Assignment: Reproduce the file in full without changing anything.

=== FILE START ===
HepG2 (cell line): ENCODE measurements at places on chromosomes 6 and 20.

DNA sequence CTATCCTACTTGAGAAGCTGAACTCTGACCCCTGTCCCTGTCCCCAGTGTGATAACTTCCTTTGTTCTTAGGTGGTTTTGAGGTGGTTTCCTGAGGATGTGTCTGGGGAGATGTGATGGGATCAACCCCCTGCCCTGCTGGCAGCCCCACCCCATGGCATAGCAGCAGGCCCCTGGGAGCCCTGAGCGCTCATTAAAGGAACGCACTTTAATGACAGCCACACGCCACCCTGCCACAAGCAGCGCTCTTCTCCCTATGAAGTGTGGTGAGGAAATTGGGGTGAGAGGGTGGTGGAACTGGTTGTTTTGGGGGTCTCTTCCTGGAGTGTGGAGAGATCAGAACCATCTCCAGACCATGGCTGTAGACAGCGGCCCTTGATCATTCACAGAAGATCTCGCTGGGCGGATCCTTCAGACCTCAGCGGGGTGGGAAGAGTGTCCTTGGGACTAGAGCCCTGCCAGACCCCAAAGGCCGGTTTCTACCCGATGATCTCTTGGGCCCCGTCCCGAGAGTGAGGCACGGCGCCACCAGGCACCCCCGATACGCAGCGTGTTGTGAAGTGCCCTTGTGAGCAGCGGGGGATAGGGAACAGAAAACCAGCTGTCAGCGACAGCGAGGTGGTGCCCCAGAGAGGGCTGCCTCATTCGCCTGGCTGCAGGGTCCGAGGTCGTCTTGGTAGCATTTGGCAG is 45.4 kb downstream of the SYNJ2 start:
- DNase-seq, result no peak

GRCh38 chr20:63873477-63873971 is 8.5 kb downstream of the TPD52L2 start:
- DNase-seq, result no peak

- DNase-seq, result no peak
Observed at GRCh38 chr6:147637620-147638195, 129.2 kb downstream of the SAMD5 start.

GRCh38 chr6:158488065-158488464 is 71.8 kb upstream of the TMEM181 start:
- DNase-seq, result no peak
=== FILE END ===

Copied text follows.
HepG2 (cell line): ENCODE measurements at places on chromosomes 6 and 20.

DNA sequence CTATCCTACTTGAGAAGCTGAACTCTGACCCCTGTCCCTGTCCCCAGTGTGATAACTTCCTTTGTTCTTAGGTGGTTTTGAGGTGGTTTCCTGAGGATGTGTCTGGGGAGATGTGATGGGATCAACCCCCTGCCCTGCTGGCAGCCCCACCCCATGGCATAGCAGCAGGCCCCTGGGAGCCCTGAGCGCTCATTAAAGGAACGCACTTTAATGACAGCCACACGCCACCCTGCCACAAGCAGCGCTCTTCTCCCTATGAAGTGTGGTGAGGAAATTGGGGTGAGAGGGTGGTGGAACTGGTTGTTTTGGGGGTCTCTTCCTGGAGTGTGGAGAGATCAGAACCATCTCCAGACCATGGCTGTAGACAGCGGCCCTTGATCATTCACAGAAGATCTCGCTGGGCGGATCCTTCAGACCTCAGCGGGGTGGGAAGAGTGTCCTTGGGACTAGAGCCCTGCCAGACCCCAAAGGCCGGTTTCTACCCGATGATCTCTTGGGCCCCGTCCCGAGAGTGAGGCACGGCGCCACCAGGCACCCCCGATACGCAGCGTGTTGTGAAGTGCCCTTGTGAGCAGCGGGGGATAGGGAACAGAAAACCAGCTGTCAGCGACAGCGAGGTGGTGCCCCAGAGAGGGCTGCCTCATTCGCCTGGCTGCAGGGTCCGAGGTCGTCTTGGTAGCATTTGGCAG is 45.4 kb downstream of the SYNJ2 start:
- DNase-seq, result no peak

GRCh38 chr20:63873477-63873971 is 8.5 kb downstream of the TPD52L2 start:
- DNase-seq, result no peak

- DNase-seq, result no peak
Observed at GRCh38 chr6:147637620-147638195, 129.2 kb downstream of the SAMD5 start.

GRCh38 chr6:158488065-158488464 is 71.8 kb upstream of the TMEM181 start:
- DNase-seq, result no peak